Here are some of the fertilizer plots in Hopkinsville that I am working on with Patrick. These are the start of some long-term corn/soybean rotation trials that are being conducted at the research farm here. But when the tour came around, I barely got started ant it began to rain. So we all moved to the SSC Hopkinsville store where I finished and then ate lunch. Now that's a day.
So after the lunch and the field day was over, I had some unfinished business to attend to. On one of my previous visits on April 17, I told about my visit to the Jefferson Davis memorial monument in nearby Fairview (in the April 19 blog.) It is the tallest concrete obelisk in the world, meaning that is not made from blocks, but rather from poured slabs all the way up to its 351 foot height. Well it was closed until May back then, and I vowed that I would re-visit it on a later visit so that I could go up to the top to peer out on the farmland below. Well just my luck, there was a sign that said it is closed on Tuesday, Wednesday and Thursday. That's an outrage! I blame the sequester. Seeing that this was on a Tuesday, and I probably wouldn't wait around until Friday, I left. But my vow still stands!
The next day was the field day up at the Morganfield research farm. There is also a SSC store there. Morganfield is about a 90 minute drive north of Hopkinsville. Unfortunately, it had rained all day the previous day, and most of the morning.
But are we scared by a little rain? Of course not! The tour must go on. We have people that came to see and learn. It was a little muddy, but the trailers and people saw everything there was to show. Again, Patrick and Lang talked about corn fertilizer options, and showed pictures from earlier in the season.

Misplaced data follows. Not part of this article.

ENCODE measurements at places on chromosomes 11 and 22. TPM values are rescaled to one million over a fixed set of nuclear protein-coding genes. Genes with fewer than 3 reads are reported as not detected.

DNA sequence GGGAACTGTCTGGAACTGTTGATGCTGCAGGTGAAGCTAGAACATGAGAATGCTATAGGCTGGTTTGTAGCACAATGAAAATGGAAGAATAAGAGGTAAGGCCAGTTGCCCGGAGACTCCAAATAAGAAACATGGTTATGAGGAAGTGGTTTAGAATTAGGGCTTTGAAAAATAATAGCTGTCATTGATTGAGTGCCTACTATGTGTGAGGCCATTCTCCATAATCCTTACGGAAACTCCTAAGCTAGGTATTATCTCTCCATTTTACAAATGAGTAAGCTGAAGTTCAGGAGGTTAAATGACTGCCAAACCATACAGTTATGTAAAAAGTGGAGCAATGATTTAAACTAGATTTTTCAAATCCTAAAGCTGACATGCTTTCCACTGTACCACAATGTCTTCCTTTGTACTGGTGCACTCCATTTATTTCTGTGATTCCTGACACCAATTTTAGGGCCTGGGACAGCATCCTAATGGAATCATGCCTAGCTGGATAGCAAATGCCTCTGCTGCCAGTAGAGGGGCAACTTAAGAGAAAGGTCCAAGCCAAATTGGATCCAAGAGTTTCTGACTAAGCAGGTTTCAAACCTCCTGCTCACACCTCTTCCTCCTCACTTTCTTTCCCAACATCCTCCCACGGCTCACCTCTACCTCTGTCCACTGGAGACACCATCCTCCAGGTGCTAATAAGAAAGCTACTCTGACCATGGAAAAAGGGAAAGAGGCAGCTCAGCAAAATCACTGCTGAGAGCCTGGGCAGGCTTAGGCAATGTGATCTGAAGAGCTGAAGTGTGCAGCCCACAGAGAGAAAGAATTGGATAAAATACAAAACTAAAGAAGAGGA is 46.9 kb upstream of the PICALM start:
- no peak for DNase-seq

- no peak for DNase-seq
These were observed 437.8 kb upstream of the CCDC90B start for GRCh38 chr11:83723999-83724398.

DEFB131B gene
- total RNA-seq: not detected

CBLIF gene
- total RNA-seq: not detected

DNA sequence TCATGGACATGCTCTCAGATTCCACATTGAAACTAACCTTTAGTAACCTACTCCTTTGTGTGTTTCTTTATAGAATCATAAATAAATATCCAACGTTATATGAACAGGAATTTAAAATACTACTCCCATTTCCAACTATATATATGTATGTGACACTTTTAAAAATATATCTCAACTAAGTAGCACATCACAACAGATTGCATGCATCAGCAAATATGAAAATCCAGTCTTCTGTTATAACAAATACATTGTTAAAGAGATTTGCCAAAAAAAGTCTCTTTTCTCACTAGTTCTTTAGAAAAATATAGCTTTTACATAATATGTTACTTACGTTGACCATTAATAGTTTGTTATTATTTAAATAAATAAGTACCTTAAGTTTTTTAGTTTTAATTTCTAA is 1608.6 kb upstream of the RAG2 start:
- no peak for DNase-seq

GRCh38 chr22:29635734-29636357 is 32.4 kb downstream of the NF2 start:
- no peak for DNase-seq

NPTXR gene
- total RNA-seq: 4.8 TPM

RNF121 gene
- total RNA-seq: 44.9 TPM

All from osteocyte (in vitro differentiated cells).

Here are the double-crop bean plots again. I was impressed by how good the corn in Western Kentucky looks. You can see some in the background in addition to the plots. They have had ample rainfall this year and the corn looks great. Last year was a drought disaster. I saw no evidence of N deficiency from too much rain and N loss. Just about all of the solution N is sidedressed, and knifed into the ground. They don't make broadcast or surface sidedress applications due to the heat and usual lack of rain. They don't want to risk N loss from volatility. That is different from Northern areas where "weed and feed" broadcast is common, as is surface banding of sidedress.
And here is my tour stop. I am either talking about Liquid fertilizer product descriptions and how they work, or giving a hula lesson. Either way, I hope the growers saw the light. (Glad I had my boots in the trunk.)
So it was a great couple of days. I always enjoy my time in Kentucky and am anxious to return. (I didn't even mention the pulled pork and pork chops at the two lunches. And I did make sure I had catfish one night too. So food intake met expectations.) Patrick and his crew do a great job of establishing the research plots and putting on informative tours. And thanks to the research they do, the staff of Security Seed and Chemical are certainly knowledgeable about crop input options for the growers they serve.